Lyrics : “MGM”


When they first heard us, we were working at a club in Hollywood called the Whisky à Go-Go, and the A&R man, uh, producer, Tom Wilson, came in, he heard us play one song, it was the Watts riot song. And that's sort of a R&B type thing. So, he figures, "Oh, topical R&B group! Just what we need!", you know?


So, he phones up the company, "Yeah, we got one," da dat dat da . . . We get into the studio, you know, two months later we go into the studio to record and they didn't know what was happening. He got on the phone, we, first we did "Any Way The Wind Blows," that was the first thing we recorded, and the second thing we did was "Who Are The Brain Police?," and by the time we finished "Brain Police," his head was going around like this, you know, and he says, "Wait, what happened to that other one that I heard at the Whisky à Go-Go?" and he called back to New York and he said, "We got something strange happening here," and the whole project just expanded incredibly, you know. Everybody got real thrilled all of a sudden, they thought they really had a hot item on their hands.

Then the cost of recording Freak Out! kept booming, it, uh— Instead of starting off saying, "Well, you guys, uh, you guys are real swell, we're gonna give ya twenty-thousand dollars, which is approximately four times the cost of the average rock and roll album to manufacture and, uh, you're going to turn out one heck of a good album," instead, they kept trying to keep the budget down, but it expanded up to twenty-thousand dollars. They reached that point, they didn't wanna spend any more and figured, "Well, it'll sell, we'll spend five thousand dollars promoting it." So when it was finally put on the stands, our promotion budget on the album was what you'd call peanuts.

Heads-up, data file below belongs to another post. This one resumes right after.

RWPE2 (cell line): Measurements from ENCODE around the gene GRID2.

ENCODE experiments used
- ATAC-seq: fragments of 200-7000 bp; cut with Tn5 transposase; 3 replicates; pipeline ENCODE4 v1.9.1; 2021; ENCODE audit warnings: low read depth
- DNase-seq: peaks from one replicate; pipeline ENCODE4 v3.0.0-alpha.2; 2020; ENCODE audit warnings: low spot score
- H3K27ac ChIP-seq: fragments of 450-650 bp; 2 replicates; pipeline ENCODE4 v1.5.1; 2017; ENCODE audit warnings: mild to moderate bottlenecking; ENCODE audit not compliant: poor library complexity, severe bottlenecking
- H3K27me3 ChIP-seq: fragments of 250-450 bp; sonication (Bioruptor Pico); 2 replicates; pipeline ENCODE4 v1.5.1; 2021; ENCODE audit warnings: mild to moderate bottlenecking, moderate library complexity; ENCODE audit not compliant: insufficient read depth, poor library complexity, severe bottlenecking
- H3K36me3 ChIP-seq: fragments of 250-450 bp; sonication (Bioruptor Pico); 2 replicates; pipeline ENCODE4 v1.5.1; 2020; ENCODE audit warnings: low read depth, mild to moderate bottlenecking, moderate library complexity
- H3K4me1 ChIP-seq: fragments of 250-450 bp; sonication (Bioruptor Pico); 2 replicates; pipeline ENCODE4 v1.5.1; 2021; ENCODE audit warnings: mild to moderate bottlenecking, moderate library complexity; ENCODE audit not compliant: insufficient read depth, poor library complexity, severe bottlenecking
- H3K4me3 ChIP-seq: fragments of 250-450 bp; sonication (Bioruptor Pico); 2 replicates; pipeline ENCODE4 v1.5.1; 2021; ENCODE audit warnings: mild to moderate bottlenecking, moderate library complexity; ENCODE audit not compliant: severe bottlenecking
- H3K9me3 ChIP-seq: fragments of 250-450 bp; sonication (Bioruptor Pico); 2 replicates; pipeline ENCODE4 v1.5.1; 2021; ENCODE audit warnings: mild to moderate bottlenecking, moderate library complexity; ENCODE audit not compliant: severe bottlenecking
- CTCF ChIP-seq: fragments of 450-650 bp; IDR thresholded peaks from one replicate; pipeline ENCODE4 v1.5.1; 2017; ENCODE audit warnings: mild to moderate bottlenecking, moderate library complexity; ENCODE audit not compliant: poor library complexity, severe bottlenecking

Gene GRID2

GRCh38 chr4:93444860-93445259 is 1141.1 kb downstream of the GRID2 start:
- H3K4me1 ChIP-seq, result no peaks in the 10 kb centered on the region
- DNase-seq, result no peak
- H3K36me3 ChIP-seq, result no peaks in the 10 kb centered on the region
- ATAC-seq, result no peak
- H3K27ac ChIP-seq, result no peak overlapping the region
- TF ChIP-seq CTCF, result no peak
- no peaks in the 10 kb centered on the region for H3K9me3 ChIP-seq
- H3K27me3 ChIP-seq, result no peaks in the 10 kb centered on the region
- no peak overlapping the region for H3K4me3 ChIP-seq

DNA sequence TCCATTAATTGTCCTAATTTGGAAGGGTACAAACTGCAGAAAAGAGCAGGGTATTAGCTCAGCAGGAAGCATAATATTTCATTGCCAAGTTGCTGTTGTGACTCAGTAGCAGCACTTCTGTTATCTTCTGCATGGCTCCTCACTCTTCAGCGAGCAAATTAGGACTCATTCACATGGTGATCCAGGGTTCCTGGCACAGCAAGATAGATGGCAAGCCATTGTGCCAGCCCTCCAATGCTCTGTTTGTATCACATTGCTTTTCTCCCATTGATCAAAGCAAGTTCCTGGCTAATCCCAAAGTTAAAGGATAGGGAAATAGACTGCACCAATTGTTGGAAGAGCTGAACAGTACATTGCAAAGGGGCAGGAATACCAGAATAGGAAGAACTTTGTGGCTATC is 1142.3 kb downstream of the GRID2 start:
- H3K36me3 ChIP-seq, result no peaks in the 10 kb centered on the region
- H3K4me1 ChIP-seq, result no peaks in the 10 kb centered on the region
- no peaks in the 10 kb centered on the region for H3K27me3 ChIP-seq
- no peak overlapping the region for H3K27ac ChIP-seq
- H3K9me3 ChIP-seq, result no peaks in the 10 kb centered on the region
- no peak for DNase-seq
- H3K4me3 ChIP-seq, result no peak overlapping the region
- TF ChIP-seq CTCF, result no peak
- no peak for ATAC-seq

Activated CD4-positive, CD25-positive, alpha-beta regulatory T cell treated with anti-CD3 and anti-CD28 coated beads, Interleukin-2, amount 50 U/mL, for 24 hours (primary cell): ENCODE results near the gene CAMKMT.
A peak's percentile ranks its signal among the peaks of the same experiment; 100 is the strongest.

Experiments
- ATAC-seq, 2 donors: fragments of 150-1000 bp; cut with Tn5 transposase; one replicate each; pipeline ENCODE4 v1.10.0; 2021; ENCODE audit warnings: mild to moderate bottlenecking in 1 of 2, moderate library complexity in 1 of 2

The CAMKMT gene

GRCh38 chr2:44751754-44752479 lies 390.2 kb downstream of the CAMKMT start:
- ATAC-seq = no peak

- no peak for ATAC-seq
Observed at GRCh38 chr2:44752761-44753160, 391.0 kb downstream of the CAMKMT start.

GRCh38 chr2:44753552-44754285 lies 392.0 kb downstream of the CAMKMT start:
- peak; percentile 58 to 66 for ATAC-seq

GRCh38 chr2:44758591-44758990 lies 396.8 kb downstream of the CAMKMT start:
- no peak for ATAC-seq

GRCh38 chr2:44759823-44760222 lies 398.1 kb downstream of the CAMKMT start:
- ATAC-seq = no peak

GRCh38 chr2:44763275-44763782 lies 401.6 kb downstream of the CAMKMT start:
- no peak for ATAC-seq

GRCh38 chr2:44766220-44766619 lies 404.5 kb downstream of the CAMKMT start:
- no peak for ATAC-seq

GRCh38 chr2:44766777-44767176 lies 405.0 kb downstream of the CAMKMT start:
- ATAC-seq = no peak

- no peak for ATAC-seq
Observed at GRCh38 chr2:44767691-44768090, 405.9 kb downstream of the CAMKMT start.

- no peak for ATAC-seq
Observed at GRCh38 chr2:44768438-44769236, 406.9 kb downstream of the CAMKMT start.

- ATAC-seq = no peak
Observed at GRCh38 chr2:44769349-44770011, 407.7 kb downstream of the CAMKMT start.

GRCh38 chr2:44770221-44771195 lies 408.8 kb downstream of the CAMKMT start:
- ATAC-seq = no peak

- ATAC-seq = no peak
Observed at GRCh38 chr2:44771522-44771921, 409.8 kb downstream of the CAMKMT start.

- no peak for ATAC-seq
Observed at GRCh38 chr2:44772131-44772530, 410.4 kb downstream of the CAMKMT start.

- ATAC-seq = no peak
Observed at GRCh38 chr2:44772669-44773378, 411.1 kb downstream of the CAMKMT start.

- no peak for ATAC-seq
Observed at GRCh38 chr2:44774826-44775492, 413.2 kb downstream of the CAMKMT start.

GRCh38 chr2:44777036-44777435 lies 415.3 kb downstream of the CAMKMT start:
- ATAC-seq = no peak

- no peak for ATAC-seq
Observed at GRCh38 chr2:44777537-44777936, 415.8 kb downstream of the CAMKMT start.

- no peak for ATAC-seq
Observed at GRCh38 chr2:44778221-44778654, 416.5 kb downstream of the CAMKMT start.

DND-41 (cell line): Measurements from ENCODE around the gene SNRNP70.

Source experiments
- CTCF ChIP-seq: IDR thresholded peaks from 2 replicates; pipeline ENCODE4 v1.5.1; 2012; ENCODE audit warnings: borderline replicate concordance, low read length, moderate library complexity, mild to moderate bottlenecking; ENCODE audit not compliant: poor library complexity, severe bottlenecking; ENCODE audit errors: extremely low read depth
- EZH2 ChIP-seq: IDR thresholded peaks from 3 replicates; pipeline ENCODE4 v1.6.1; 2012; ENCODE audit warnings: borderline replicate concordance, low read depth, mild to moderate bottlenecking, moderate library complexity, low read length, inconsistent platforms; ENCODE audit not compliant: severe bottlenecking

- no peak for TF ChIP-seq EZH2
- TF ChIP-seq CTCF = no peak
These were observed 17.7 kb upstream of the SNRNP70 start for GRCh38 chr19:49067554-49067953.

Absolutely Free had a promotion budget of twenty-five thousand dollars and, consequently, got up to about number 20 on the charts. Freak Out! never got up to number 20 on the charts, but it's still selling after about a year and a half and it sells, regularly, between four and eight thousand copies a week and it won't stop.